While to offset this, the thought that the Conservatives may be best managing the economy and dealing with the debt crisis, Labour may be strongest when addressing issues around poverty and social injustice and Lib Dems are perhaps the strongest voice for moderation and fairness for all, and coupled with the thought I prefer some individual candidates over others, irrespective of their party allegiance, yet none of this negate the disadvantages, which places me in a quandary when it comes to deciding who to support. I feel that all the parties are beholden to powerful vested interests that have not been fully quantified, and that bothers me. Putting conspiracy theory aside, I don’t trust the leaders to tell the truth or the debate to rise much above an exchange of sound bites.

I will turn to the two other parties in which I have taken an interest. One, not surprisingly is UKIP, and the other is the Greens, which not long ago I had discounted. Mindful some time back I might be writing this blog, I did some preliminary investigations of my own and had, separately, good, longish chats with the town’s two (likely) main exponents of these parties: James Moyles (UKIP) and Simon Cross (Greens). Time will tell, as it always does, and one needs to come to a view based upon track record etc., what sort of men these are. While having different personalities and views, I found they had a lot in common. Both were impressive, well motivated, insightful, affable and more than helpful when it came to answering my questions, responding honestly to my concerns. Given the conversations were private, what was discussed will not be written about here, other than what is already in the public domain.

What impressed me about James Moyles was his intelligence and knowledge of some of the local issues, along with a desire to scrutinize what goes on in the Council. While I suspect UKIP won five seats on the Council, primarily on the back of the popular appeal to a national campaign that appeared to focus on immigration and Europe, neither issue being all that relevant to local concerns, I liked the way members have looked to address local issues so far (and despite being overlooked in the Council power sharing agreement in favour of the Lib Dems, who lost seats) and proving they are not the racist, fascists as some of their opponents have tried to make them out to be. While James put my mind at rest on a number of issues regarding the “extreme” accusations and they are not one trick ponies, given their anti-European, anti-immigration portrayal, I await to see the detail of their other policies, knowing what a tricky business politics is and the temptation to court support over that of principle. I am also of the view that of the three “moral” issues mentioned earlier, as well as my own euro-skepticism and concern over immigration as well as giving power back to the people, UKIP may do better than the main parties, if they gain power. While I have a lot more deliberating to do, I did feel that, when the time came, I could even vote UKIP on principle rather than as a protest.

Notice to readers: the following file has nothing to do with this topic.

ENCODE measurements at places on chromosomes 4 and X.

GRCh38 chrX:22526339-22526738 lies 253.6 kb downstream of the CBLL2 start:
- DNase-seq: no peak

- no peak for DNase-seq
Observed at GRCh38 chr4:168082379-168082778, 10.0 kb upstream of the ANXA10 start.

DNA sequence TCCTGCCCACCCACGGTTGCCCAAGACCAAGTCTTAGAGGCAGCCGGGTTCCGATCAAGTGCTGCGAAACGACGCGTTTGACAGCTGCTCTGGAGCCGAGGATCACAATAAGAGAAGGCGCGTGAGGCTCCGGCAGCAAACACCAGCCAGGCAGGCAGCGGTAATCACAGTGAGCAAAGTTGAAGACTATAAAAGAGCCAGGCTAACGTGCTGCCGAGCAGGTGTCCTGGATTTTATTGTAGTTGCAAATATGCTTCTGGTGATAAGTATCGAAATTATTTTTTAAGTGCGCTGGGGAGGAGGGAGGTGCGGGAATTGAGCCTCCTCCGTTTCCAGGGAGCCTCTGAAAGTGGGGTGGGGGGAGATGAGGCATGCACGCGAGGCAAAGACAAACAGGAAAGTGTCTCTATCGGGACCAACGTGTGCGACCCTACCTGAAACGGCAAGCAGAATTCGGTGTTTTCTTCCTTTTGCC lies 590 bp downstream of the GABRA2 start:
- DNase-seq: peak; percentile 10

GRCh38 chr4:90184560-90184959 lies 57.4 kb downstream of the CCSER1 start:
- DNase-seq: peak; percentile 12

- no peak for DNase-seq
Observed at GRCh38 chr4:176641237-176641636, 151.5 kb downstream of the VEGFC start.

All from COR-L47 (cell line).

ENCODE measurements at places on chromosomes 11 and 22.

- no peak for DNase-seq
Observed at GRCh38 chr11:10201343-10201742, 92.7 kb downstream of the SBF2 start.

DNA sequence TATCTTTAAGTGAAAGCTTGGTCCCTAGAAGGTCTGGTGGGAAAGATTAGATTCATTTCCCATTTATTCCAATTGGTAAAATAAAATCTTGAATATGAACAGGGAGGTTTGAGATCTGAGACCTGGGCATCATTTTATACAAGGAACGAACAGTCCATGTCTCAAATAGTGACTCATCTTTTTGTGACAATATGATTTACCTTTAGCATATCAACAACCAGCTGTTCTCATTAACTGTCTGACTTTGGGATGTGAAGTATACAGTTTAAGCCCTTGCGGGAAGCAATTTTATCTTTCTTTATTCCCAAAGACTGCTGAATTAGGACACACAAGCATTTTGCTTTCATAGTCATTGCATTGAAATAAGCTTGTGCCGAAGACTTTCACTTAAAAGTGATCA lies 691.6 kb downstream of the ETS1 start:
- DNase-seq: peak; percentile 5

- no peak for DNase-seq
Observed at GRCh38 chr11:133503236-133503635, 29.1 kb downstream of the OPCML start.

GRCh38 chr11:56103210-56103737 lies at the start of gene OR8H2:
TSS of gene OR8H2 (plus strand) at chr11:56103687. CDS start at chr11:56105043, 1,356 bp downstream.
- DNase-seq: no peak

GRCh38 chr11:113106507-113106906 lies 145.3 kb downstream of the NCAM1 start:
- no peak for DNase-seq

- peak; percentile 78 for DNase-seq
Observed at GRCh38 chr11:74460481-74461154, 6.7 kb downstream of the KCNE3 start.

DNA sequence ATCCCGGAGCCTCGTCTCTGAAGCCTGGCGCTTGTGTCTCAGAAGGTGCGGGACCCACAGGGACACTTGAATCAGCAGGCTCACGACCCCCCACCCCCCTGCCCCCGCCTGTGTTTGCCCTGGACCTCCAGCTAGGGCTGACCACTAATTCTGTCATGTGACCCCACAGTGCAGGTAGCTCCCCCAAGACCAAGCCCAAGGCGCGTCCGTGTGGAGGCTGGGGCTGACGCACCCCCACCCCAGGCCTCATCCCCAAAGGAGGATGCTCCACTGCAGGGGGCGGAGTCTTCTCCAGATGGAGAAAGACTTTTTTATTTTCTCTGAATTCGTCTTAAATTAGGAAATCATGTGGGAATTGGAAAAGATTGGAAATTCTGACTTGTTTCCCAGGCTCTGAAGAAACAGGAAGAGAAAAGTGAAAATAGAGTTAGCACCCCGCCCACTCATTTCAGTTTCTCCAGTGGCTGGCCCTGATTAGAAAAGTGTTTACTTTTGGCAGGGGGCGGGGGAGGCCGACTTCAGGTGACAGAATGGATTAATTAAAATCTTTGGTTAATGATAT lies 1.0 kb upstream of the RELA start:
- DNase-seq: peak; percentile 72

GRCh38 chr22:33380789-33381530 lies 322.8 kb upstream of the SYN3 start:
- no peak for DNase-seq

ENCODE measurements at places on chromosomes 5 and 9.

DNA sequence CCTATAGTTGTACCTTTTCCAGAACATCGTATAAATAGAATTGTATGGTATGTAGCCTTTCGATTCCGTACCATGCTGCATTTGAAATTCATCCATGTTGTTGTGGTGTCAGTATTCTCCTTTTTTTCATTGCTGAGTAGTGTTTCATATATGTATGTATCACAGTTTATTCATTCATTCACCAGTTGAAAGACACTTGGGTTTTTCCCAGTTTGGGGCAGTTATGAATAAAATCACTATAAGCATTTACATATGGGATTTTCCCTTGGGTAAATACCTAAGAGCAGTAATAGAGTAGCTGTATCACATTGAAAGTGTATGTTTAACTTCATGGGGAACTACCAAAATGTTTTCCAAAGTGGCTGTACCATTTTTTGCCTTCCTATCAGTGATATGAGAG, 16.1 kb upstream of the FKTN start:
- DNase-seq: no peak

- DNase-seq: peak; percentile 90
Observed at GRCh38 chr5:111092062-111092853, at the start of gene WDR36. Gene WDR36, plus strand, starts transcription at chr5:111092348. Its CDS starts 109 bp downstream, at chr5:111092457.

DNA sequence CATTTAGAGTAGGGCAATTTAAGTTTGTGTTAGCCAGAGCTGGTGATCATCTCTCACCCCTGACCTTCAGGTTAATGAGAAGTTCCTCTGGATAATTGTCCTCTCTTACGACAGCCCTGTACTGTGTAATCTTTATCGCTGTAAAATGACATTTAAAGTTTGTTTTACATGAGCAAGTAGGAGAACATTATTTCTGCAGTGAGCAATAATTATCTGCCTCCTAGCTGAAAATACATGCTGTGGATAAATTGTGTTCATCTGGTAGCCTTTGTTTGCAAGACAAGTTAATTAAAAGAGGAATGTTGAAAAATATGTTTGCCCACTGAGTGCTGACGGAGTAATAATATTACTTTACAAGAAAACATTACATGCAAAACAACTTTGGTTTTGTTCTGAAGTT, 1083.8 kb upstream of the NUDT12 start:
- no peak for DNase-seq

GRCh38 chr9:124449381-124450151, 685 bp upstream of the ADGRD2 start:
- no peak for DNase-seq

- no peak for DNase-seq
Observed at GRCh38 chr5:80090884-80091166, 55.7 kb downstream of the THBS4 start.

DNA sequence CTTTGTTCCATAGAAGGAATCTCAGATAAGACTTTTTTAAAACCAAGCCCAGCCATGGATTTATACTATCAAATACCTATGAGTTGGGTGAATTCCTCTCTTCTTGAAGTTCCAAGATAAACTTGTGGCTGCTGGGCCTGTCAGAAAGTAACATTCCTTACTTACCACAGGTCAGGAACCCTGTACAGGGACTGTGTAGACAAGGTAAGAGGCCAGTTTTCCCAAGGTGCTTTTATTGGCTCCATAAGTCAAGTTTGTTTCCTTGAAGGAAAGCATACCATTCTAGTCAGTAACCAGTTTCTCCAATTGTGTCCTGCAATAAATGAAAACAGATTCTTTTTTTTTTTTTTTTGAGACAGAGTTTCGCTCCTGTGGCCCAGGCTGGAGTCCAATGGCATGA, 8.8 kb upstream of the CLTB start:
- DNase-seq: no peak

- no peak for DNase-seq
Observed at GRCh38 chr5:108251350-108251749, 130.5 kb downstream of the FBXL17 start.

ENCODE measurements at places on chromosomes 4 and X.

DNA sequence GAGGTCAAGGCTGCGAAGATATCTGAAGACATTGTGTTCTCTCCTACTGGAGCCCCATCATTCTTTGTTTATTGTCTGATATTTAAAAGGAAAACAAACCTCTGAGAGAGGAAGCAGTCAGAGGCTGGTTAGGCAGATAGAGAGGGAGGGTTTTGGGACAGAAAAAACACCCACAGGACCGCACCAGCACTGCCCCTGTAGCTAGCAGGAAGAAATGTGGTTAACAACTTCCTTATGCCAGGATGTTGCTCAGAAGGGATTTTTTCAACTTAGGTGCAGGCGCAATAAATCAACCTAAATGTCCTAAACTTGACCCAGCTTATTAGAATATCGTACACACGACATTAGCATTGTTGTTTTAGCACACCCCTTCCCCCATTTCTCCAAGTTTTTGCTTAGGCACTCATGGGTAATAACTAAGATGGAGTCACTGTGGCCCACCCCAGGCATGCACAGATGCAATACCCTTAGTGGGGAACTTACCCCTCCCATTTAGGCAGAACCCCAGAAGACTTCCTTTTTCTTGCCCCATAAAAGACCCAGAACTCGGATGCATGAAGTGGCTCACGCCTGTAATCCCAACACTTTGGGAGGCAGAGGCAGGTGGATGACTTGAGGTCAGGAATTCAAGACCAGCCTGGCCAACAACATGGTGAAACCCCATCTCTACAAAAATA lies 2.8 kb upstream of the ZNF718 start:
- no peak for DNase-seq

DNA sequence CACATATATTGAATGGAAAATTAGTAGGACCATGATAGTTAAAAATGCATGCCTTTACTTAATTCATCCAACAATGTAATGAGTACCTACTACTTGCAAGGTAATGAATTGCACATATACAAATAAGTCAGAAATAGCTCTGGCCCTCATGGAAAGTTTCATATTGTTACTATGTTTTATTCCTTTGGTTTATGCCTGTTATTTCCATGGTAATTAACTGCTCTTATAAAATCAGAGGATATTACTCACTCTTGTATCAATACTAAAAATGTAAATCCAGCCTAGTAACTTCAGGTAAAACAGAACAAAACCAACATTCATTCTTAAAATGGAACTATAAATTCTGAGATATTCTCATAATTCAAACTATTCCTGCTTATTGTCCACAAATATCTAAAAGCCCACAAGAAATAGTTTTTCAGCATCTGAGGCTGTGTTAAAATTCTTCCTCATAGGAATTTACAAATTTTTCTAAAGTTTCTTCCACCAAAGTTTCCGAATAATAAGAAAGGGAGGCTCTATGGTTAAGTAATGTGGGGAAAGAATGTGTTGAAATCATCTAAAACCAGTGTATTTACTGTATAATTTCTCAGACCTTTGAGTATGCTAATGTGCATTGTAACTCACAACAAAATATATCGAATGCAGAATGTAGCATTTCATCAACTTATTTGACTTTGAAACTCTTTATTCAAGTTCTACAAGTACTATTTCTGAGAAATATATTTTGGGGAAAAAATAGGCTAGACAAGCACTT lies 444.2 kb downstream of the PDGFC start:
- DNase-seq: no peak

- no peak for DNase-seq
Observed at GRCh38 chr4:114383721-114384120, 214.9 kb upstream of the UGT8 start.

Like with James Moyles, Simon Cross impressed me with his knowledge of local issues and national ones also, having had some earlier robust exchanges via Facebook. Unlike with James, his chances of gaining power appear slim, but then politics is a strange business and we have already seen the advance of the Green Party in other European countries. It is to his credit that because of his powerful defense of Green policies, some of which I found convincing, I now take the Greens seriously. The picture of a tree hugging loony, was not one that came to mind when I spoke to Simon. The Green policy of giving everyone a living wage certainly has an appeal but it was in the area of energy policy (and stuff that is related, such as transport) where I was most impressed. I found his argument against fracking also impressive and got me thinking that we need the Greens to make government accountable. I also felt Simon / the Greens had a good understanding of social disadvantage issues and ideas of what to do. My concern, besides the tacit support for European integration is that the Greens are more socialist than Labour, and my reading of history is socialism has failed in the past and won’t succeed in the future. Even so, ideas and idealism in this cynical age is needed and the Greens have this in abundance! I also believe their voice needs to be heard more in public debates.